Culture

Here’s The Story About Ropa Vieja, The Most Delicious And Heavenly Food To Ever Come Out Of Latin America

There is nothing that is more quintessential to Cuban culture than ropa vieja. The dish is the national dish of Cuba and every Cuban family has their own recipe for this famous and popular meal. It can be served with rice and beans or rice and tostones or, really, anything because it is divine.

As part of the La Cocina series at we are mitú, Dariany Santana, the host of What’s Good In Your Hood, called her mom to learn how to make ropa vieja. It’s a sweet segment since Mother’s Day is right around the corner and, like all of us who moved away from home, Santana wants a little bit of home on Mother’s Day.

One of the most commonly told stories about ropa vieja is one of religion and miracle. The story goes that once upon a time in Spain, a poor man was struggling to feed his family. At the end of his rope, the man took his old clothes and put them in a pot with water and boiled the clothes. As the clothing cooked, the man prayed over the pot for food to sustain his family. What happened next is a miracle. The poor man opened the pot and where his clothes and water once were was a delicious and hearty meat stew. Ropa vieja translates to old clothes so the legend persists today about the most famous dish to call Cuba home.

The dish was created in Spain and historically the dish came to Cuba by way of Spanish conquistadors. More specifically, ropa vieja comes from the Canary Islands. When Spanish conquistadors started to settle in Latin America, they brought their favorite foods and items with them to feel at home far away from home.

Ever since ropa vieja became the national dish of Cuban, other variations have shown up throughout the Caribbean islands. Puerto Rico and the Dominican Republic both have their own version of ropa vieja. The differences in the variations are slight but they include ingredients that are most common for those islands.

The dish lends itself nicely to a vegan variation. Since it is shredded beef, you can replace the meat with jack fruit. The pods around the seeds perfectly imitate the shredded fibers of flank steak. When you are cooking the jack fruit, you can use different cooking tools and lesser cooking time to achieve the same texture and consistency. Instead of adding the jack fruit to the sofrito that is cooking, you can keep them separate and let the jack fruit start to fall apart then top the jack fruit with the sofrito when you are plating it.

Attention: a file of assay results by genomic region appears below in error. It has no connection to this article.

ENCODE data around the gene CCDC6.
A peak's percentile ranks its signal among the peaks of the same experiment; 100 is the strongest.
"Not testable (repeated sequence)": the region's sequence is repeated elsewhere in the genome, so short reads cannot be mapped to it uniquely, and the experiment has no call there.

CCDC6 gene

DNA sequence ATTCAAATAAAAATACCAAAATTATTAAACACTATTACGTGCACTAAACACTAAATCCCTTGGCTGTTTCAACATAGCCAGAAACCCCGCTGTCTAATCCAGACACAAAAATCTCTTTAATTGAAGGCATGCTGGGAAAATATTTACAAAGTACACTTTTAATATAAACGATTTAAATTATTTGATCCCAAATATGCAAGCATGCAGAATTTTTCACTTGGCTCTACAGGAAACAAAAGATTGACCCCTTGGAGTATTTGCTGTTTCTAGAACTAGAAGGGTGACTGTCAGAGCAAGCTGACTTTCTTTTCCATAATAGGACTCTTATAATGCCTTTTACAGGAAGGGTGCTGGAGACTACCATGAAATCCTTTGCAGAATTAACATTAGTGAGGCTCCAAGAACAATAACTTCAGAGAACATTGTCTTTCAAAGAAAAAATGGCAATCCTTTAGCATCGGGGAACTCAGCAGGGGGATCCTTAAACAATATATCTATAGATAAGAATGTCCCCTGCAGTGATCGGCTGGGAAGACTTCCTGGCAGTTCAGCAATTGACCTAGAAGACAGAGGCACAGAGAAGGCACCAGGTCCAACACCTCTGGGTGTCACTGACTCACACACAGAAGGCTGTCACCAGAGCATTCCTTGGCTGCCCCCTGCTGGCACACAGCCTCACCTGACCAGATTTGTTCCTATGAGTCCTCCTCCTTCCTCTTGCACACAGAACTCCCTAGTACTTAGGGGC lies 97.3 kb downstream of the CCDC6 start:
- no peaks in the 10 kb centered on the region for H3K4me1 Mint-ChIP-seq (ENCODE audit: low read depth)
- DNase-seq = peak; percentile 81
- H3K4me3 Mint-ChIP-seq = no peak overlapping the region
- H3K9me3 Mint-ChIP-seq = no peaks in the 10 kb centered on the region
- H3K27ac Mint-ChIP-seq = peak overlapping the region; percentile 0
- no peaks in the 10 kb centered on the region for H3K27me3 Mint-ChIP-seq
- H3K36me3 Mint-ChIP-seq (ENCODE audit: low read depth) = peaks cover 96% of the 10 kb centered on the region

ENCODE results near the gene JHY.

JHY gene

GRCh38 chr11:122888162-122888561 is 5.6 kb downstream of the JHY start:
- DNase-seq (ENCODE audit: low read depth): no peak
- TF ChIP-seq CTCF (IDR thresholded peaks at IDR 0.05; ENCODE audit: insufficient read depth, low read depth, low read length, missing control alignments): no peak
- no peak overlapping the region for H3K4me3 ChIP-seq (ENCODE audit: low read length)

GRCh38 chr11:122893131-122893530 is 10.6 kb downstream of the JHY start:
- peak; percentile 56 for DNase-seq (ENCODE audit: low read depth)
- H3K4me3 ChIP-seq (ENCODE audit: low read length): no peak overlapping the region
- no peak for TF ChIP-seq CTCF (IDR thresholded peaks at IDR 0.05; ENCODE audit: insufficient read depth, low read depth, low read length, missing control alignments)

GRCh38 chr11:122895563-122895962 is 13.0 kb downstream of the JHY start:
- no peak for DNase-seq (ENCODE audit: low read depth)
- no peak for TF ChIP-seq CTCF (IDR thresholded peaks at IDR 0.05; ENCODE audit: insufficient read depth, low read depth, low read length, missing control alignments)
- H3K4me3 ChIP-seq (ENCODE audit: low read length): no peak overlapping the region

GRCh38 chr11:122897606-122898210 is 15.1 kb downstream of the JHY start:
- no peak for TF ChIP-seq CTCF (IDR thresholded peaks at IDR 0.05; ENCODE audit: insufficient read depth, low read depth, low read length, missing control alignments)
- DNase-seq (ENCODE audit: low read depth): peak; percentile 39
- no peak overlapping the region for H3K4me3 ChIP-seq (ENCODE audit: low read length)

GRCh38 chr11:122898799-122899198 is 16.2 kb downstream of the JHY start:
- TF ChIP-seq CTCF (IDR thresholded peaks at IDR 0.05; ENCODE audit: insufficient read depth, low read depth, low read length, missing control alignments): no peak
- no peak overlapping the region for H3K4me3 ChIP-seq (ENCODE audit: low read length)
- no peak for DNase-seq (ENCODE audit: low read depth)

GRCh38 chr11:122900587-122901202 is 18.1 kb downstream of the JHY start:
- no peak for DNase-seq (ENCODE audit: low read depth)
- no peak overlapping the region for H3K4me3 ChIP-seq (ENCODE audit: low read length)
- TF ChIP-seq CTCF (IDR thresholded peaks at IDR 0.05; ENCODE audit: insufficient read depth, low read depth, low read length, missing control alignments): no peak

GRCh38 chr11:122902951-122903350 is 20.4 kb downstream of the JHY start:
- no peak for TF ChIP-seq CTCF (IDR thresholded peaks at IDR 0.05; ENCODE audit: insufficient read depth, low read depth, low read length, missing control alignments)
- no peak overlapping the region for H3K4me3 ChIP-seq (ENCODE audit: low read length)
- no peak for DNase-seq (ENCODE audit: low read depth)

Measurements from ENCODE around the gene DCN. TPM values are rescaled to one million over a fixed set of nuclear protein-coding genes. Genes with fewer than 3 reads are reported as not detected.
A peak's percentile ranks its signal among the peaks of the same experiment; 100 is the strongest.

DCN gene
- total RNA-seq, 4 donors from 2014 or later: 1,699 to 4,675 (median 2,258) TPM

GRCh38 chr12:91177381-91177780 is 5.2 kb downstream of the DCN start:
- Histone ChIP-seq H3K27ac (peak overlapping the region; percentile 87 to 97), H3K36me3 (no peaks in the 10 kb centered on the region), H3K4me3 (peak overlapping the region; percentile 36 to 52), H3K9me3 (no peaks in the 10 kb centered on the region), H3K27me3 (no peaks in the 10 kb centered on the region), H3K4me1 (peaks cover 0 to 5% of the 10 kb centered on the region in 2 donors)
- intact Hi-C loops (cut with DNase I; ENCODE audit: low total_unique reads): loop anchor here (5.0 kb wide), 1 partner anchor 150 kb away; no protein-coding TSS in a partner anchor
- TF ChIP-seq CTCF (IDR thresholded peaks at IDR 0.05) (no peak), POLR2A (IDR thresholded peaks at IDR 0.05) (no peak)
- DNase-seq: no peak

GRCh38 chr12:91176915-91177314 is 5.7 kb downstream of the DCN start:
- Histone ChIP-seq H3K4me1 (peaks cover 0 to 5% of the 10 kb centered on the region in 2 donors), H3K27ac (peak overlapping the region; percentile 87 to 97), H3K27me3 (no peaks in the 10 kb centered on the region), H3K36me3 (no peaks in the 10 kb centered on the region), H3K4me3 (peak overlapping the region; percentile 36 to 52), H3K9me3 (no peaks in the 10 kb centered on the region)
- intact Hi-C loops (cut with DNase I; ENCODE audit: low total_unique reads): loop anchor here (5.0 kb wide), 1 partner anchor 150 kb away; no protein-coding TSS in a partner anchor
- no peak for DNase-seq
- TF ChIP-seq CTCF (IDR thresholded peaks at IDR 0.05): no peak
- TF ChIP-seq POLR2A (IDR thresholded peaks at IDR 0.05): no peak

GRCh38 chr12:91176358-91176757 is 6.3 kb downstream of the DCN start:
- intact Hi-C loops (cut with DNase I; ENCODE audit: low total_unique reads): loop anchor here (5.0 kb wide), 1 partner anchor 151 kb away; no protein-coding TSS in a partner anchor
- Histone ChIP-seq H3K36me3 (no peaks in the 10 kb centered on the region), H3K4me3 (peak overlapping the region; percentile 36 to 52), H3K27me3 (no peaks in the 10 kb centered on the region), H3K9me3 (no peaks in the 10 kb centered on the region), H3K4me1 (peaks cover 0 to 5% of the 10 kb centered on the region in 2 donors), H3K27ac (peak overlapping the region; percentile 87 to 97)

For any Cuban, the taste, smell, and sound of this dish is something that immediate transports them to their childhood. It is a way for Cubans to share the most intimate and important piece of their culture with those they love and care for. It is also a way for Cubans to feel connected to their family even if they are living thousands of miles away. For those who fled the island, it is a way to stay connected with a home they were forced to flee.

Ingredients:

Beef:

  • 2 pounds of flank steak
  • 1 small onion, chopped
  • 2 garlic cloves, minced
  • 1 bunch of cilantro
  • 1 green bell pepper, chopped
  • salt to taste

Sofrito:

  • 1 small onion, chopped
  • 6 sweet peppers of different colors, chopped
  • 1 green bell pepper, chopped
  • 2 garlic cloves, minced
  • 1 tablespoon cumin
  • 1 bunch of cilantro
  • 2 bay leafs
  • 1 package of achiote powder
  • 2 cups of olives, cut in half, and some of the juice
  • 1/2 cup cooking wine
  • 1 can of tomato sauce
  • 1/3 cup of olive oil

Directions:

Ropa Vieja:

  • Cut flank steak into cubes that are an inch and a half.
  • Add steak, onion, garlic cloves, cilantro, green bell pepper, cumin, and salt in a  pressure cooker.
  • Add enough water to just cover the steak and cook for 30 minutes.
  • Meanwhile, in a large saucepan over medium-low heat, add garlic, onions, peppers, green pepper, onion, cumin, cilantro, bay leaf, and tomato sauce.
  • Simmer the sauce over the gentle heat until it starts to reduce by about a quarter and has a thick, soupy consistency.
  • Making sure the pressure cooker no longer has any pressure, remove the beef from the pressure cooker and add it to the sofrito.
  • Add the olives and cooking wine and cook for a few more minutes until all the ingredients are well incorporated.
  • Using two forks, shred the beef int eh sofrito and mix well so everything is combined.
  • Serve hot with a side of white rice and black beans.

READ: Here’s How Cuba’s Tumultuous History Forced A Cuban Diaspora That Changed The World

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In Cuba, Where Food Is Unreliable, Savvy Cooks Have Turned to Facebook to Share Recipes

Culture

In Cuba, Where Food Is Unreliable, Savvy Cooks Have Turned to Facebook to Share Recipes

Photo via Getty Images